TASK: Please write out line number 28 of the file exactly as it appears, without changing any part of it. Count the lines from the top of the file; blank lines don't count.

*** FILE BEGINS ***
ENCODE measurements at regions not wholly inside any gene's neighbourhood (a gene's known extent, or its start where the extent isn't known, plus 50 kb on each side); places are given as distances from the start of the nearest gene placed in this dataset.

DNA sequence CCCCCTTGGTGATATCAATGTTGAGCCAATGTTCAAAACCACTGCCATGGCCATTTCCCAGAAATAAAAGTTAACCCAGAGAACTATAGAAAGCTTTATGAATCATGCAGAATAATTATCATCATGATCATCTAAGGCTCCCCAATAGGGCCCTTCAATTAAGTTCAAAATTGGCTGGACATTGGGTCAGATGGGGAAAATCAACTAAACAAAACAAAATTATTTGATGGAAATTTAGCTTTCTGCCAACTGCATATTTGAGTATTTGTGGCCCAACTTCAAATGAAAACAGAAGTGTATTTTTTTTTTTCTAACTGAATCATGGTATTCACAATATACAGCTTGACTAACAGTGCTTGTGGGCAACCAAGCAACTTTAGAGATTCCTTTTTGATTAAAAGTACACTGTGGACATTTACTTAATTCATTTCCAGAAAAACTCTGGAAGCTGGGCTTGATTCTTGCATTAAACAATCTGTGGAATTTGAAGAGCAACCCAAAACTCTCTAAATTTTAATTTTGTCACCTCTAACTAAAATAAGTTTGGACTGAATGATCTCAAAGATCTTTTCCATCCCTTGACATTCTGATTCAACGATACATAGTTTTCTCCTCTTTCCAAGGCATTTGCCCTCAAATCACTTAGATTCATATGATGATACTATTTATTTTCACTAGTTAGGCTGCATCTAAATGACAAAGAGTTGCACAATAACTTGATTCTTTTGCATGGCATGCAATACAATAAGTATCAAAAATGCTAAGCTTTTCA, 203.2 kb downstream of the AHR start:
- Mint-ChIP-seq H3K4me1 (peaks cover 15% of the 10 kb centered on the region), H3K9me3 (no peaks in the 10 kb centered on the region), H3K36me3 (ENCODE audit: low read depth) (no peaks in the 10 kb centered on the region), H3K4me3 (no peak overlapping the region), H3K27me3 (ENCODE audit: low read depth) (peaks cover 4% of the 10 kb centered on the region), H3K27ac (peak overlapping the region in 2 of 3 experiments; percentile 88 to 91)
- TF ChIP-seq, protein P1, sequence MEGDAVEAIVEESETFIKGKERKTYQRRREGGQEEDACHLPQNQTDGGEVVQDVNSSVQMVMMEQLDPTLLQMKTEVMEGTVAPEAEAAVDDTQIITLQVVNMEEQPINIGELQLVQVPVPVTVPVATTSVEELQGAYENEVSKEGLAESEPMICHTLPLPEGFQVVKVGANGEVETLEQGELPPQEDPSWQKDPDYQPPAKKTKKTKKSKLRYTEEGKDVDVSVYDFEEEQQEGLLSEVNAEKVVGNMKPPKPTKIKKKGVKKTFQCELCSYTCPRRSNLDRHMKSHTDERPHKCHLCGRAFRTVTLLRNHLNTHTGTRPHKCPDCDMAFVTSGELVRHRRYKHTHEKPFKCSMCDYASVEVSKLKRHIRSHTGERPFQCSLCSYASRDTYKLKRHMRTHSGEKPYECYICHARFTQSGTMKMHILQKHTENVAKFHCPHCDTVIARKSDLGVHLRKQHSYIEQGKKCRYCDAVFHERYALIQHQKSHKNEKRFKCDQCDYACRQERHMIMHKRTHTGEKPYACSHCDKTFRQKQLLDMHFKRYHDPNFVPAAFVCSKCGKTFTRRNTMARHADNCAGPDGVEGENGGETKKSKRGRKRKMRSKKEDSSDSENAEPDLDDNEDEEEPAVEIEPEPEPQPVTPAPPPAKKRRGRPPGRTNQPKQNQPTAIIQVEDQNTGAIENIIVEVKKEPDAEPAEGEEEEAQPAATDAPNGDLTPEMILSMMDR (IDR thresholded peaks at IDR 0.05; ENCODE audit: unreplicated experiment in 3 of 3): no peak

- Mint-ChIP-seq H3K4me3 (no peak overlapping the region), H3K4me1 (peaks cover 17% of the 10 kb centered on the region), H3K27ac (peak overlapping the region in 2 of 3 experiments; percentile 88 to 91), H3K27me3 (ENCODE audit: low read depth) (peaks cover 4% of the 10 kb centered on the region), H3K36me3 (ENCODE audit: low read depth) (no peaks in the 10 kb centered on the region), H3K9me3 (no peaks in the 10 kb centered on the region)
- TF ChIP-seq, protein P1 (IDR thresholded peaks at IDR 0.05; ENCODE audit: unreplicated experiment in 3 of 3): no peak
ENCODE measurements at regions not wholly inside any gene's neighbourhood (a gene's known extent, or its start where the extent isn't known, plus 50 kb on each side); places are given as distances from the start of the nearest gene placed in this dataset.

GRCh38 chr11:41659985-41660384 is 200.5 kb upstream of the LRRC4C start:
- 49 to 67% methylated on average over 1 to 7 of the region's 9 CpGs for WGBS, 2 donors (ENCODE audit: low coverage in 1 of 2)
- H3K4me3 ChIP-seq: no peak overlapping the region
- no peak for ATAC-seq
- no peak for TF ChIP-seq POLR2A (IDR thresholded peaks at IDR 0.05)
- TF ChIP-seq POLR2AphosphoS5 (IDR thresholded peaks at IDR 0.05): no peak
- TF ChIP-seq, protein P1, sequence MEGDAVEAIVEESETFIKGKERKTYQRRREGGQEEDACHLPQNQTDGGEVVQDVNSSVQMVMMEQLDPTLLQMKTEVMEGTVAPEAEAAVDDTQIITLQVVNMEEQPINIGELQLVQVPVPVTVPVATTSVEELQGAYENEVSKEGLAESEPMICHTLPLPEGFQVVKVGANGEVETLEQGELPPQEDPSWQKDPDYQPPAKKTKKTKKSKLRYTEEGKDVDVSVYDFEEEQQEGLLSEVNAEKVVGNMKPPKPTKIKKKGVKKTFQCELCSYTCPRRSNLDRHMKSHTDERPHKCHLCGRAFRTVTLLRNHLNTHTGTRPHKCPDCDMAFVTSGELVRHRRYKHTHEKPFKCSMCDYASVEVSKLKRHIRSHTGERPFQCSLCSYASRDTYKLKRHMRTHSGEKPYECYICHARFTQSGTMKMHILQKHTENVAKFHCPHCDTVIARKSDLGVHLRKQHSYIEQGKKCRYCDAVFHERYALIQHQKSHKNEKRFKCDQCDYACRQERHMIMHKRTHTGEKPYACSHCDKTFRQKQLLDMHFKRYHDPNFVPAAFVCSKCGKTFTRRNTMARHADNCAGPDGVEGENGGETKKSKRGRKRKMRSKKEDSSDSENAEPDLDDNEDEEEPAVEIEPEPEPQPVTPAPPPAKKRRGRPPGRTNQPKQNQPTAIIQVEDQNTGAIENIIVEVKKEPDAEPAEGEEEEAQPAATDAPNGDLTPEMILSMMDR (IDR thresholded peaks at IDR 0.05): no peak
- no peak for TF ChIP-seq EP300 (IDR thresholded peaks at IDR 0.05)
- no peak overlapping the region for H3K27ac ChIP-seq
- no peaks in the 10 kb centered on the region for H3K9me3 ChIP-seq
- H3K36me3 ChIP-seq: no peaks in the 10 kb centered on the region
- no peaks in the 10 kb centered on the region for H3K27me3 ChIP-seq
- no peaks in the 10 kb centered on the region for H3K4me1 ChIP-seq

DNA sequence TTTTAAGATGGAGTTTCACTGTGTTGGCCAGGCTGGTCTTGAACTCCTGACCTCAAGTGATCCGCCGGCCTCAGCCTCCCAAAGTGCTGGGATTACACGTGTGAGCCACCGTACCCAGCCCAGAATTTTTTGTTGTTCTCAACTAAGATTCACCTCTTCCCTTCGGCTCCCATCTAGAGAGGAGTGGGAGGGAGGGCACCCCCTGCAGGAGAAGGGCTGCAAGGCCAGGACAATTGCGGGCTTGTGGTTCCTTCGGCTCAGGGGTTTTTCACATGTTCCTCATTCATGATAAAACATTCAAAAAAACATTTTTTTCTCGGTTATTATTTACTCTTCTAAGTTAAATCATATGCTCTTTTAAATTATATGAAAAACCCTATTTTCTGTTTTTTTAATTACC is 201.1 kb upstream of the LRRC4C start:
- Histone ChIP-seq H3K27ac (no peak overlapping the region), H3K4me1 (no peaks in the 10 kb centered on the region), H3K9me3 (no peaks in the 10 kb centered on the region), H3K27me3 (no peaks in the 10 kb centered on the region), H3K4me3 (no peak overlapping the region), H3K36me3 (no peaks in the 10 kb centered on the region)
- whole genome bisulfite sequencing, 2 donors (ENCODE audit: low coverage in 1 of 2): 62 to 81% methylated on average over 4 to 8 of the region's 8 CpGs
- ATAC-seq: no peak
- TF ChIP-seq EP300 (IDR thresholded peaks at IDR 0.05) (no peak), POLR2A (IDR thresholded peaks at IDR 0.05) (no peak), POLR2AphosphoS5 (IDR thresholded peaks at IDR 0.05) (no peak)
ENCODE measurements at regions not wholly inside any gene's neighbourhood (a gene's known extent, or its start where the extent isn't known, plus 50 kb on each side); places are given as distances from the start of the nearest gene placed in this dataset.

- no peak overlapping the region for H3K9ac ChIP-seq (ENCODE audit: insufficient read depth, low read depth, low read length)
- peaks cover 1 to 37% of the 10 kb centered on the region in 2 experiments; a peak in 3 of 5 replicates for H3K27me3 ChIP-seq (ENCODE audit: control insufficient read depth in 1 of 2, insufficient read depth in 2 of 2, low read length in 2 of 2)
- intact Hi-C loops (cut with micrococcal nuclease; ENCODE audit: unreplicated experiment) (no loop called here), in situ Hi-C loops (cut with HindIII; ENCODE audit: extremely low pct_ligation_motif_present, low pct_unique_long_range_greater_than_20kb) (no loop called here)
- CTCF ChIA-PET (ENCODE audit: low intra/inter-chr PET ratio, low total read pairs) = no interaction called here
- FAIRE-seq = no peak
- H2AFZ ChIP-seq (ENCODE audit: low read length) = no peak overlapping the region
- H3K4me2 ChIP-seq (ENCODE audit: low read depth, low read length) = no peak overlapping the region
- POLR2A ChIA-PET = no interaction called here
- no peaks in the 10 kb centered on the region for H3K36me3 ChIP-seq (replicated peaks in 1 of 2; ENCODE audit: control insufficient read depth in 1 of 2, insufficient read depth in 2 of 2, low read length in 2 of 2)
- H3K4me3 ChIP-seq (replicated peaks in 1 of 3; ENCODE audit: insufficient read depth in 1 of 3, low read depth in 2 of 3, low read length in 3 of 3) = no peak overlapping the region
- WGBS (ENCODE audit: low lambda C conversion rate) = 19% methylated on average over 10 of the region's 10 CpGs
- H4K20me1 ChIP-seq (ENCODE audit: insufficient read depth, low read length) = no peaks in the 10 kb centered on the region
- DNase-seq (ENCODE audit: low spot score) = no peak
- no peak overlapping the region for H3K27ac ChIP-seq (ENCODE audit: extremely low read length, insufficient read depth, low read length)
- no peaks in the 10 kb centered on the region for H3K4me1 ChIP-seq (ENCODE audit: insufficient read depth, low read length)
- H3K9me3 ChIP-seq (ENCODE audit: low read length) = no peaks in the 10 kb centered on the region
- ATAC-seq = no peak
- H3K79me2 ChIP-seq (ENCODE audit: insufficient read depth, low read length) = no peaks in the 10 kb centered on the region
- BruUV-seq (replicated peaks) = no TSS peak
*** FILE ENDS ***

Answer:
- peaks cover 1 to 37% of the 10 kb centered on the region in 2 experiments; a peak in 3 of 5 replicates for H3K27me3 ChIP-seq (ENCODE audit: control insufficient read depth in 1 of 2, insufficient read depth in 2 of 2, low read length in 2 of 2)